Work with numbers big and small to estimate and calculate various quantities in biological contexts.
In which Olympic event does a human travel fastest? Decide which events to include in your Alternative Record Book.
How much energy has gone into warming the planet?
Get some practice using big and small numbers in chemistry.
Work with numbers big and small to estimate and calculate various quantities in physical contexts.
Work out the numerical values for these physical quantities.
Could nanotechnology be used to see if an artery is blocked? Or is this just science fiction?
We think this 3x3 version of the game is often harder than the 5x5 version. Do you agree? If so, why do you think that might be?
Formulate and investigate a simple mathematical model for the design of a table mat.
Explore the properties of combinations of trig functions in this open investigation.
When is a knot invertible ?
What's the chance of a pair of lists of numbers having sample
correlation exactly equal to zero?
An introduction to a useful tool to check the validity of an equation.
Investigate constructible images which contain rational areas.
Where should runners start the 200m race so that they have all run the same distance by the finish?
A description of some experiments in which you can make discoveries about triangles.
Numbers arranged in a square but some exceptional spatial awareness probably needed.
Use trigonometry to determine whether solar eclipses on earth can be perfect.
Some of our more advanced investigations
On a "move" a stone is removed from two of the circles and placed
in the third circle. Here are five of the ways that 27 stones could
This article (the first of two) contains ideas for investigations.
Space-time, the curvature of space and topology are introduced with
some fascinating problems to explore.
All types of mathematical problems serve a useful purpose in
mathematics teaching, but different types of problem will achieve
different learning objectives. In generalmore open-ended problems
have. . . .
Two perpendicular lines lie across each other and the end points
are joined to form a quadrilateral. Eight ratios are defined, three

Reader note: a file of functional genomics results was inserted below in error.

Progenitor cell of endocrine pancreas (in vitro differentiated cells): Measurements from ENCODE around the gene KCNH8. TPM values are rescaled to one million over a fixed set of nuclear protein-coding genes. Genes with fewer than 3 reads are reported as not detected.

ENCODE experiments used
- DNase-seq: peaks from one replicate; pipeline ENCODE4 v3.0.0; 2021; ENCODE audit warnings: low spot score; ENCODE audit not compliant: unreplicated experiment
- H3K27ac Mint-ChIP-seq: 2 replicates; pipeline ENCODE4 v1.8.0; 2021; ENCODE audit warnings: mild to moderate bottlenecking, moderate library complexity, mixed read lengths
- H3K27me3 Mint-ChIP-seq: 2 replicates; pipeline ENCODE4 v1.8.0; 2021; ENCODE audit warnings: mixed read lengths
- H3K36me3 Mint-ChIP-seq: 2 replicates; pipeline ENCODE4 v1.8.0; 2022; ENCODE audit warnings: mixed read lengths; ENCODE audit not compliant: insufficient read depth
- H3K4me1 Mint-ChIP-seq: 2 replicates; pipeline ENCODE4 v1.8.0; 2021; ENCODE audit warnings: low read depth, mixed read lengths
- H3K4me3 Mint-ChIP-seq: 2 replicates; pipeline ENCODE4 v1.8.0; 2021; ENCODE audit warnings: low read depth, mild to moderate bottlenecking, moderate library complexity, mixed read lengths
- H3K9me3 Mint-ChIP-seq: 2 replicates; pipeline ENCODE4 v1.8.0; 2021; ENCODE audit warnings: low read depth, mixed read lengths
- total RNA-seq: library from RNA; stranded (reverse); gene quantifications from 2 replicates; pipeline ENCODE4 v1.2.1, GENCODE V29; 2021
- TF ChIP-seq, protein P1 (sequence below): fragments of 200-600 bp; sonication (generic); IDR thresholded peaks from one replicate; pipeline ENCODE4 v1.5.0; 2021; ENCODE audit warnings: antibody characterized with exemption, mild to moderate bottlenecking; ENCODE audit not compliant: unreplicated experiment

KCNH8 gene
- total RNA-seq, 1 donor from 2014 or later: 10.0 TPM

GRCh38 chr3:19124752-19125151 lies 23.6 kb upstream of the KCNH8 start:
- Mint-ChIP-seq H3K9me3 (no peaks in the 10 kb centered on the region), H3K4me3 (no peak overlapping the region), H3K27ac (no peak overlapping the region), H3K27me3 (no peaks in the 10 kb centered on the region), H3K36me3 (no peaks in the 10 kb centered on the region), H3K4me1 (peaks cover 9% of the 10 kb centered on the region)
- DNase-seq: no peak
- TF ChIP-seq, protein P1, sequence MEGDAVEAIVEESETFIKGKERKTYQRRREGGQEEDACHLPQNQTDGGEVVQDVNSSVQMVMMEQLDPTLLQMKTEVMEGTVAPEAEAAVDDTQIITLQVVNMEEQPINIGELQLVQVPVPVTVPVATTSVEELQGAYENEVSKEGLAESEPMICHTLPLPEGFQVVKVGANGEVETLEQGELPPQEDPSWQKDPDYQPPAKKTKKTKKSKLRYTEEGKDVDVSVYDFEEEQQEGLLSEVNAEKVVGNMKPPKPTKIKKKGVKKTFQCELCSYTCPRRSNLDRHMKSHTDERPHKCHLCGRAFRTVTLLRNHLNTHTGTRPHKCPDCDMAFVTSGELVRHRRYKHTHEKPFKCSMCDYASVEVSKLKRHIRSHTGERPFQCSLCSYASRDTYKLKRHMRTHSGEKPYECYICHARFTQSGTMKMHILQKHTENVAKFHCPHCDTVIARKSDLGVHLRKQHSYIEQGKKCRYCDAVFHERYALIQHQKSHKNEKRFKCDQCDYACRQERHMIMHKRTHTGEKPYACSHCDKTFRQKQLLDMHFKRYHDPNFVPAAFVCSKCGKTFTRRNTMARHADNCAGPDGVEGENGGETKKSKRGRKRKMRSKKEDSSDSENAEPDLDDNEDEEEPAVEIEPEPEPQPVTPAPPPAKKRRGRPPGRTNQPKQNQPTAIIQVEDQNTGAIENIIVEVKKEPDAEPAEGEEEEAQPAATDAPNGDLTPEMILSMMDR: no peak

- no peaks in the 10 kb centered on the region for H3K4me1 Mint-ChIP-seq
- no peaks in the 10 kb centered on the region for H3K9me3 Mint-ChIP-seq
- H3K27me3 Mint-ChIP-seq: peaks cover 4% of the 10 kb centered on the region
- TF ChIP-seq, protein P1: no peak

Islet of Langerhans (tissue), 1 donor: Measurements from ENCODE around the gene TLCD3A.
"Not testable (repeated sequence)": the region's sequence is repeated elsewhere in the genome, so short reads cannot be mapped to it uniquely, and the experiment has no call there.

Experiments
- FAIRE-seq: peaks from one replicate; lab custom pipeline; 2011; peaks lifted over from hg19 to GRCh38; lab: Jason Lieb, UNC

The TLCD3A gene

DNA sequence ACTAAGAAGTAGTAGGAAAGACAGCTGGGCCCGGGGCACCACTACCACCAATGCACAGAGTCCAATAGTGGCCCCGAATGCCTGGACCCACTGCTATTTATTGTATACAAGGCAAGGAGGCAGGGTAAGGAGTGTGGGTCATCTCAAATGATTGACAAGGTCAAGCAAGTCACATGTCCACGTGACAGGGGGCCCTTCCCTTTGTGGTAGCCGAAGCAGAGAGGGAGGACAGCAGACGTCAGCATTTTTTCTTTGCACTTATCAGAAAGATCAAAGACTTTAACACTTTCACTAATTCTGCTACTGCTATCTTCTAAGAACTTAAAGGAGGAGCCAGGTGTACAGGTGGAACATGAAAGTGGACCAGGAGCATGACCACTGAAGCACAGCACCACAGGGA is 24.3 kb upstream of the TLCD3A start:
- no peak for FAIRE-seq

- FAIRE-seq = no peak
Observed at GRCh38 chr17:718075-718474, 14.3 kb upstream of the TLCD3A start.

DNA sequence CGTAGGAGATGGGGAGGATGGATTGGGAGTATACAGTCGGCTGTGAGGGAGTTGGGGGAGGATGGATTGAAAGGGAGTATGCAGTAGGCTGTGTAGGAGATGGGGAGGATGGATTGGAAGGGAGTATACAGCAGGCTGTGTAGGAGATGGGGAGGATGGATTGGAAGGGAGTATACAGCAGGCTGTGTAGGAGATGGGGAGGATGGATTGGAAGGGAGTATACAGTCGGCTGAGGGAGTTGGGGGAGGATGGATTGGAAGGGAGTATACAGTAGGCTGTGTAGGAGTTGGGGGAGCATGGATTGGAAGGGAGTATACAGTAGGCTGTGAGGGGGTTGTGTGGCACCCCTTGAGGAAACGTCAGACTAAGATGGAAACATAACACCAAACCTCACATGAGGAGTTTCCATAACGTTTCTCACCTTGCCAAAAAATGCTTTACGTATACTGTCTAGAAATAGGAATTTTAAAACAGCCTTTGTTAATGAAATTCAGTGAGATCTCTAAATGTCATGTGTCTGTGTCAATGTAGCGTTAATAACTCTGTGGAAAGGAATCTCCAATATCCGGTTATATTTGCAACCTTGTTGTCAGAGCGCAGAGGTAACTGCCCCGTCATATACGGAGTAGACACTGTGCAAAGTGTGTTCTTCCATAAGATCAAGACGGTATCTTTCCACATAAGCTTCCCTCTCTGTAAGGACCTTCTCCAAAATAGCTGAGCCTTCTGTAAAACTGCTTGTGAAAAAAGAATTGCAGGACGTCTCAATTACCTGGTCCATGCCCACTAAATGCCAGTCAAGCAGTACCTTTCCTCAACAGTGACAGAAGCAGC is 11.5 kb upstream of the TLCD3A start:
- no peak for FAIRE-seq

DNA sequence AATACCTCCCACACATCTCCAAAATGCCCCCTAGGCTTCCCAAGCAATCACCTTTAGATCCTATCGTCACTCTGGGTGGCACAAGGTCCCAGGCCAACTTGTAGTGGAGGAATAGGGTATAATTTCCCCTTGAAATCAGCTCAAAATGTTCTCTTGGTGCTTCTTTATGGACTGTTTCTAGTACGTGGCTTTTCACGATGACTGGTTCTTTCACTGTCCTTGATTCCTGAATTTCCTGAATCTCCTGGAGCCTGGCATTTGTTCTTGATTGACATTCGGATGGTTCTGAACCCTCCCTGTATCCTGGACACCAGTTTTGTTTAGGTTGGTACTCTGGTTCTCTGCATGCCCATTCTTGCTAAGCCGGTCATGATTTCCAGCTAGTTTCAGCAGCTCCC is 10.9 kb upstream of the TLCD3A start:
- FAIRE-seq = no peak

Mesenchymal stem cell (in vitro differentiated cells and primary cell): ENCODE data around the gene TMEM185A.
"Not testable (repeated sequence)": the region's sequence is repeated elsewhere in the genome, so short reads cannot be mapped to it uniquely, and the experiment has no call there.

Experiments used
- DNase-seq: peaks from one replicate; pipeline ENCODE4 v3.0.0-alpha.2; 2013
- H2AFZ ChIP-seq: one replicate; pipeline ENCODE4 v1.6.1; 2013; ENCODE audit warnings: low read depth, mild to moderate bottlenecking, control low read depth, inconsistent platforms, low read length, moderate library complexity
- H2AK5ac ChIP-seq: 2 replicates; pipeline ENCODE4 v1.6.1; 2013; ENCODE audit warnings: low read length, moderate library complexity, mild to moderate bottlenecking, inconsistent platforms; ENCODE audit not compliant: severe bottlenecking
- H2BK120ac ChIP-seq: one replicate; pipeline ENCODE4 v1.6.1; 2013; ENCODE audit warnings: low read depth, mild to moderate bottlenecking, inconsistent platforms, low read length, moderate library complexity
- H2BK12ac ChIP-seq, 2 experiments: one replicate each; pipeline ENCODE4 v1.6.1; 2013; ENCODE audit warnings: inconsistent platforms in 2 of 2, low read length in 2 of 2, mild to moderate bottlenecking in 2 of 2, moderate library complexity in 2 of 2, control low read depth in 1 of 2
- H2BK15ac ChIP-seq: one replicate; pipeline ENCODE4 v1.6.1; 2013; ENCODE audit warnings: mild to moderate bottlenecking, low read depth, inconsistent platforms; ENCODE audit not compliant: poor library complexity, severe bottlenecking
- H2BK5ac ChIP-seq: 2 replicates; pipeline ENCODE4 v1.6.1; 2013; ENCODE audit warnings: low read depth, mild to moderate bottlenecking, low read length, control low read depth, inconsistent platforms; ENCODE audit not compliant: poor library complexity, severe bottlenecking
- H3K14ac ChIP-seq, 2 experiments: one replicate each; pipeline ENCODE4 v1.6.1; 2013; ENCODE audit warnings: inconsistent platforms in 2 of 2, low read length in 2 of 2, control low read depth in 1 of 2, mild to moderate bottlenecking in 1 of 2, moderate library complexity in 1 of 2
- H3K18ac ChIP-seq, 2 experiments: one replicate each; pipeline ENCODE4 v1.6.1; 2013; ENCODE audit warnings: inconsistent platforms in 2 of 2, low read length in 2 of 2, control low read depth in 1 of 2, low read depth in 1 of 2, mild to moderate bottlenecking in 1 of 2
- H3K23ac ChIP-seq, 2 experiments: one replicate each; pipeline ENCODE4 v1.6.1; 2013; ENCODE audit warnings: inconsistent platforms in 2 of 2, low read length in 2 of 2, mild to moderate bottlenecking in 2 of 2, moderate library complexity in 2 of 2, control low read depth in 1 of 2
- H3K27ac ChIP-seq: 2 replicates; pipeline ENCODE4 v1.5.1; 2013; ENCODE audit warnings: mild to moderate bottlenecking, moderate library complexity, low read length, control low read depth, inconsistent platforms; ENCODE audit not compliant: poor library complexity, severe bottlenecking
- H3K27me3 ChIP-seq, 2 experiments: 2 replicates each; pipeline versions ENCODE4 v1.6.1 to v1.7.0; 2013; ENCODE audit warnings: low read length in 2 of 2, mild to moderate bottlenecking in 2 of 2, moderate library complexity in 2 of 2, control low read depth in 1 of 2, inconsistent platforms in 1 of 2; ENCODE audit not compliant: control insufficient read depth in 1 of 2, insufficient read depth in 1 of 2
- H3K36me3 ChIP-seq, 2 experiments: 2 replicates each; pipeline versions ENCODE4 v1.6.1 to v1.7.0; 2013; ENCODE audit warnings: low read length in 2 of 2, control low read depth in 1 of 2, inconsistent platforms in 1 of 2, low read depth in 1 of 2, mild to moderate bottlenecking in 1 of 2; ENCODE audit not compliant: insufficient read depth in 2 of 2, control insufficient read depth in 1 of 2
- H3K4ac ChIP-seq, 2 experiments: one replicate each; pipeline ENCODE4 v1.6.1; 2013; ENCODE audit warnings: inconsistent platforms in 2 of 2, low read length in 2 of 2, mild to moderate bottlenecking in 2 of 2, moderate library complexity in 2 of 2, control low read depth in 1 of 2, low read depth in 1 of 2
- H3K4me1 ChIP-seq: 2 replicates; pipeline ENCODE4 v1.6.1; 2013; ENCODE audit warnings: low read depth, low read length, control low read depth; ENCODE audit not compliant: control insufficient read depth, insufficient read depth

are given but five need to be found.
There are three tables in a room with blocks of chocolate on each. Where would be the best place for each child in the class to sit if they came in one at a time?
How much peel does an apple have?
Two polygons fit together so that the exterior angle at each end of
their shared side is 81 degrees. If both shapes now have to be
regular could the angle still be 81 degrees?
Take any pair of numbers, say 9 and 14. Take the larger number,
fourteen, and count up in 14s. Then divide each of those values by
the 9, and look at the remainders.
Investigations and activities for you to enjoy on pattern in
Many natural systems appear to be in equilibrium until suddenly a critical point is reached, setting up a mudslide or an avalanche or an earthquake. In this project, students will use a simple. . . .
A follow-up activity to Tiles in the Garden.
In a snooker game the brown ball was on the lip of the pocket but
it could not be hit directly as the black ball was in the way. How
could it be potted by playing the white ball off a cushion?
Is it really greener to go on the bus, or to buy local?
Take ten sticks in heaps any way you like. Make a new heap using one from each of the heaps. By repeating that process could the arrangement 7 - 1 - 1 - 1 ever turn up, except by starting with it?
Where we follow twizzles to places that no number has been before.
Explore one of these five pictures.
In this investigation, we look at Pascal's Triangle in a slightly different way - rotated and with the top line of ones taken off.
What shapes should Elly cut out to make a witch's hat? How can she make a taller hat?
Can you find some Pythagorean Triples where the two smaller numbers differ by 1?
This tricky challenge asks you to find ways of going across rectangles, going through exactly ten squares.
It starts quite simple but great opportunities for number discoveries and patterns!
The letters of the word ABACUS have been arranged in the shape of a
triangle. How many different ways can you find to read the word
ABACUS from this triangular pattern?
How will you decide which way of flipping over and/or turning the grid will give you the highest total?
An introduction to bond angle geometry.
In this article for teachers, Bernard gives an example of taking an
initial activity and getting questions going that lead to other
This article for teachers suggests ideas for activities built around 10 and 2010.
Have a go at this 3D extension to the Pebbles problem.
Place four pebbles on the sand in the form of a square. Keep adding as few pebbles as necessary to double the area. How many extra pebbles are added each time?
Place the 16 different combinations of cup/saucer in this 4 by 4 arrangement so that no row or column contains more than one cup or saucer of the same colour.
A challenging activity focusing on finding all possible ways of stacking rods.
This challenge extends the Plants investigation so now four or more children are involved.